CMS finalized sweeping changes to risk adjustment for MSSP and REACH ACOs through the implementation of the V28 CMS-HCC model. Most immediately, the 2023 diagnosis collection year will use a blend of 33% for the V28 model and 67% for the prior V24 model. V28 will be deployed at 67% in 2024 and fully phased in at 100% in 2025 diagnosis collection years. Since these changes have immediate impact, ACOs able to update their V28-specific HCC gap closure strategy mid-year have an advantage. The changes also have implications to PY 2024 early renewal and track decisions, which have already been complicated by the deployment of MSSP program changes in the 2023 Medicare Physician Fee Schedule (MPFS23). Since V28 changes the weighting of specific disease groups, updates to participant selection, specialist engagement, and billing strategies may be needed.
Winners and Losers
ACOs having a higher proportion of patients with conditions weighted lower under V28 compared to V24 are disadvantaged. In some extreme cases, conditions have been removed from V28 entirely. Examples of this are vascular disease and metabolic conditions. Although CMS-HCC models are managed by Medicare Advantage (MA), MSSP takes an additional step to renormalize risk scores relative to national assignable beneficiaries for each enrollment type. These adjustments might have additional effects on V28’s impact based on the ACOs geographic region.
Under V28, coding efforts around cardiology, oncology and nephrology are being rewarded with higher coefficients. For example, the Chronic Kidney Disease coefficients have been increased and differentiated further depending on severity resulting in a positive impact for ACOs. Since ACOs cannot immediately change their attributed patient population, these changes result in winners and losers.
Role of Specialists
The shift in emphasis for these specialties warrant changes to strategies and incentives for engaging specialists, rather than relying only on primary care physicians to close HCC gaps. For some ACOs, over 50% of HCC weight is already being closed by specialists and the percentage is likely to increase with V28.
In cases of specialist practices in the participant list or specialists billing to participant TINs, engagement is often achieved through variants of shared savings distribution. But specialist engagement initiatives and incentives can also work well for owned employed specialists, not just participant specialists attributing patients. Such situations are often helped by EMR and population health system integrations within organizations.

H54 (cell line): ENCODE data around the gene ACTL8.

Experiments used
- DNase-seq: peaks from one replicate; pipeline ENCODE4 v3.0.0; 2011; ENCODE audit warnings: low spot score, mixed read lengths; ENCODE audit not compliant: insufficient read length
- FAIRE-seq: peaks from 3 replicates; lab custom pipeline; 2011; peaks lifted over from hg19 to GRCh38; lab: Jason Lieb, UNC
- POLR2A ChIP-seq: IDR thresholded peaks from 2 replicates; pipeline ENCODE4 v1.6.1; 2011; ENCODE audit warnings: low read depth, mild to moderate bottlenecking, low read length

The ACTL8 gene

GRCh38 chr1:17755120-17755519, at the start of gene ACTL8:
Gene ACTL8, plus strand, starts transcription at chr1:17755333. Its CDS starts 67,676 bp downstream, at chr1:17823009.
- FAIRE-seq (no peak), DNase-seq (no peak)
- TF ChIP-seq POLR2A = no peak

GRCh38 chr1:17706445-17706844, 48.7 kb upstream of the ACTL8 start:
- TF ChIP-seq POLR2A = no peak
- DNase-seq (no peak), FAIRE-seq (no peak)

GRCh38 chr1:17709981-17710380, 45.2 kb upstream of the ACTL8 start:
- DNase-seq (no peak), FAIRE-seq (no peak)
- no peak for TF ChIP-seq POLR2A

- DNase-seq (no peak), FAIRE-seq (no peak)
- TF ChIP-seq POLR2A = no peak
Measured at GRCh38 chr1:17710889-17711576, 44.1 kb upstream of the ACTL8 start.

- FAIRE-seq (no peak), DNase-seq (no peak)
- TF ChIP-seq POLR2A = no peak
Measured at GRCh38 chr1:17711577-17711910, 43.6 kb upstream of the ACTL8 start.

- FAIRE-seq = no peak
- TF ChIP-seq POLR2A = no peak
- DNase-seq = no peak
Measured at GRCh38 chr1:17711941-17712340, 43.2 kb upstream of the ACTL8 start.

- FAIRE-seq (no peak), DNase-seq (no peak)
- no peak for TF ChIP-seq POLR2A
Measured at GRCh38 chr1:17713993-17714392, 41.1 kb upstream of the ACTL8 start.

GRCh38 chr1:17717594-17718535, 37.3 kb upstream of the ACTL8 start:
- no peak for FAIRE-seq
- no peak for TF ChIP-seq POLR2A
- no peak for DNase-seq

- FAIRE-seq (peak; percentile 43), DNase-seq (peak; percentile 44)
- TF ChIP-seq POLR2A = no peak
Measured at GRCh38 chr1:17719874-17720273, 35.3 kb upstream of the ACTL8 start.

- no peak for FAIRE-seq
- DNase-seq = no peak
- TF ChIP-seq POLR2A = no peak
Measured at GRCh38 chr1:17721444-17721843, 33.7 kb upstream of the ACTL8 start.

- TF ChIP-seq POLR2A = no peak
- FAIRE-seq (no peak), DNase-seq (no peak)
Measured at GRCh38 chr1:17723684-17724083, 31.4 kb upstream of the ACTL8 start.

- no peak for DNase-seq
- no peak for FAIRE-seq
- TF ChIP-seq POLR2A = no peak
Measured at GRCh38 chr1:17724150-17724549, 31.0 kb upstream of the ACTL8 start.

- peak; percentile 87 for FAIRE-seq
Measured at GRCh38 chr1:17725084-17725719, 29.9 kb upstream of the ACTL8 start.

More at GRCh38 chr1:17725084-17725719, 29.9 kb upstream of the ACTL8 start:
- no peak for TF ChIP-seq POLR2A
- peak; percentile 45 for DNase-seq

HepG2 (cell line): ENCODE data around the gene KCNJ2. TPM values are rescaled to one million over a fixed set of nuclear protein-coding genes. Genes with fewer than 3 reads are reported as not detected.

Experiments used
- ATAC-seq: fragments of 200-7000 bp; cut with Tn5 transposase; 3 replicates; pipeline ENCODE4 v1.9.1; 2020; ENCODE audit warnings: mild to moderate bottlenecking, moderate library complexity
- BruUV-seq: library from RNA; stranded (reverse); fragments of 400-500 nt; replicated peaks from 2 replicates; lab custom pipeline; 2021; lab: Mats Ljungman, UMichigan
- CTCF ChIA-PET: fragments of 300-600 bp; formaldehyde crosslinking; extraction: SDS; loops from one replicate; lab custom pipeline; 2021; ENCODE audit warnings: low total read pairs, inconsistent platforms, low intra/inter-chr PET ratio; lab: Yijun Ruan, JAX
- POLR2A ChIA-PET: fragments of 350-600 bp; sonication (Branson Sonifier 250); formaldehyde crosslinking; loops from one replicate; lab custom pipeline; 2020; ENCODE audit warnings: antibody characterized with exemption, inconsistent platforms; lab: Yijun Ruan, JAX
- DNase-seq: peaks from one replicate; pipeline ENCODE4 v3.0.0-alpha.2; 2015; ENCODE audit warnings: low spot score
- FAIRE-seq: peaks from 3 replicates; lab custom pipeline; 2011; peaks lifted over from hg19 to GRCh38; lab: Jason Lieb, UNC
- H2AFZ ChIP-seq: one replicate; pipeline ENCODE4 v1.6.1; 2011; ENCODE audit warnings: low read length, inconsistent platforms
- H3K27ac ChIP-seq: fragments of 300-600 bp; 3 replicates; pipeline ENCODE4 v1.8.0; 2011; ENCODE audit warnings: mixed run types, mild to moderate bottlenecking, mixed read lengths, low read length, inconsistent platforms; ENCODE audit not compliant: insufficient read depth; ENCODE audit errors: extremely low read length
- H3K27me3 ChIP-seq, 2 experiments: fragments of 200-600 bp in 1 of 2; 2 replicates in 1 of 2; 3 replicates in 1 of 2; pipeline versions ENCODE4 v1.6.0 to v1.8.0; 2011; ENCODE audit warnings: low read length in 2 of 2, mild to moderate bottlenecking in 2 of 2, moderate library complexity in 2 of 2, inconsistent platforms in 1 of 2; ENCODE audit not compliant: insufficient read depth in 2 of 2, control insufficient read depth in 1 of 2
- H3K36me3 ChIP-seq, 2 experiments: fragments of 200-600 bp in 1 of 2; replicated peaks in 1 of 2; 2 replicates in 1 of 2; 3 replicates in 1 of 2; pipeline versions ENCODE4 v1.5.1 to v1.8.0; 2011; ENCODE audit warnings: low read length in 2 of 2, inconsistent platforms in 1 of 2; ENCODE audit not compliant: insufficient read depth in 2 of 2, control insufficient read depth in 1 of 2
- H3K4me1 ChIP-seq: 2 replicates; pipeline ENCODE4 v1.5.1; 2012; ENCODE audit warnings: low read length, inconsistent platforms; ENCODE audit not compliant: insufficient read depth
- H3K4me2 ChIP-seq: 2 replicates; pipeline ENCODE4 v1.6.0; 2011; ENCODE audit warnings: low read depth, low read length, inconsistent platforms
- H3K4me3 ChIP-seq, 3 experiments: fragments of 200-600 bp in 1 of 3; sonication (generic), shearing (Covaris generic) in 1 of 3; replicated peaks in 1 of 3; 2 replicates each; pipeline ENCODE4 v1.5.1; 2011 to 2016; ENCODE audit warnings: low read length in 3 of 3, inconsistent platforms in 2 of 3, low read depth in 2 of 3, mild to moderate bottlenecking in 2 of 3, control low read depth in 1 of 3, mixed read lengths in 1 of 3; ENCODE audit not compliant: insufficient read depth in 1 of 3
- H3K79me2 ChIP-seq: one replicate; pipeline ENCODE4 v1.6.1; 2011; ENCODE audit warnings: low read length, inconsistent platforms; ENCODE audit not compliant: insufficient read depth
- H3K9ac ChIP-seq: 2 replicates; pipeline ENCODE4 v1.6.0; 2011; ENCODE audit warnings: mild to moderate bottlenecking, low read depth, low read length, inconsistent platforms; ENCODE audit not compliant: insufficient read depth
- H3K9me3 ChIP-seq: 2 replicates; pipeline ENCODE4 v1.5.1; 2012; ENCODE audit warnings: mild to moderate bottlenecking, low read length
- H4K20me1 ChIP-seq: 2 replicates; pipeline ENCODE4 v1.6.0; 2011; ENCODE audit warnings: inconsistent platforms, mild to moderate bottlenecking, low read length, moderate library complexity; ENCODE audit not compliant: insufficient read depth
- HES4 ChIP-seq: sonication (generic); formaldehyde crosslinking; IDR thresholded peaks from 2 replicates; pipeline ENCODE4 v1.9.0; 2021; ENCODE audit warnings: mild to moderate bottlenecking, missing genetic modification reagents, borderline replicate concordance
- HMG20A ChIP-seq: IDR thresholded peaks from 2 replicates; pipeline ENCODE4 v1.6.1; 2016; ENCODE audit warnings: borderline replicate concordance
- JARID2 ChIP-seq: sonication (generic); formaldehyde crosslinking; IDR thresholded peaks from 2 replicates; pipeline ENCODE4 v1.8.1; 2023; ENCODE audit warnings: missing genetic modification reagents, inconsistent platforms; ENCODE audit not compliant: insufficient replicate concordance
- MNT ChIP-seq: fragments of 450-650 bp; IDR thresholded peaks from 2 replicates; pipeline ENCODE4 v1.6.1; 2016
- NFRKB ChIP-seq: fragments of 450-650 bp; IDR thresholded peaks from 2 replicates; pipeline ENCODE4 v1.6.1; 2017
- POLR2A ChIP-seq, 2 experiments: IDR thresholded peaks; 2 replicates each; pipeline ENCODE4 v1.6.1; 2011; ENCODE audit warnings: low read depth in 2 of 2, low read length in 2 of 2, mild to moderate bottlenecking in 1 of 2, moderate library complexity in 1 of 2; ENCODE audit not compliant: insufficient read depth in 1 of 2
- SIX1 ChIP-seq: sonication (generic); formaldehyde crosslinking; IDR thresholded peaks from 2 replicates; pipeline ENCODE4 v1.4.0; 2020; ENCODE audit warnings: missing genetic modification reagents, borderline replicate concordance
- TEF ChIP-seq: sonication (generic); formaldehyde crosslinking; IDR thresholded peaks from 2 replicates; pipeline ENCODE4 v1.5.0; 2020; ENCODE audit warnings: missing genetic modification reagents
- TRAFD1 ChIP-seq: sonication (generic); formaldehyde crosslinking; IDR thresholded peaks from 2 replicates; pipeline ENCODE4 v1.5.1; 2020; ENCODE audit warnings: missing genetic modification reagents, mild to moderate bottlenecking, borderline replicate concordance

Prioritizing by ROI
Since both V24 and V28 models are in effect during the 2023 and 2024 diagnosis collection years, it is possible to specifically optimize for the exact blended weight that’s in effect. Relying on coding rules and HCC gap suspecting logic in systems designed for the prior V24 model will likely miss many opportunities presented by V28.
In order to make the most of limited resources, ACOs can quantify the impact of coding corrections by simulating the patient with the HCCs gaps closed and recalculating the risk scores. Breaking out the patients by disease cohort and attributed provider, makes it possible to estimate the effort required to intervene with the target patients. Together, these two inputs form the ROI (return on investment) of coding corrections. Plotting the stratified coding accuracy impact by ROI makes it possible to see the curve of diminishing returns. By adding a line that represents the 3% risk ratio capping, it is possible to see in advance when additional efforts yield no improvement. ACOs may need to have two separate plots to cover cases where they renew early into MPFS23 rules in PY 2024 versus continuing in the same agreement period.
Importance of Year-Round Strategy
It is common industry practice for ACOs to review HCC gaps towards the end of the year. This practice often mirrors the HCC sweeps process in Medicare Advantage. But the process of closing HCC gaps for ACOs benefits those who attempt to maintain the same level of coding intensity throughout the year.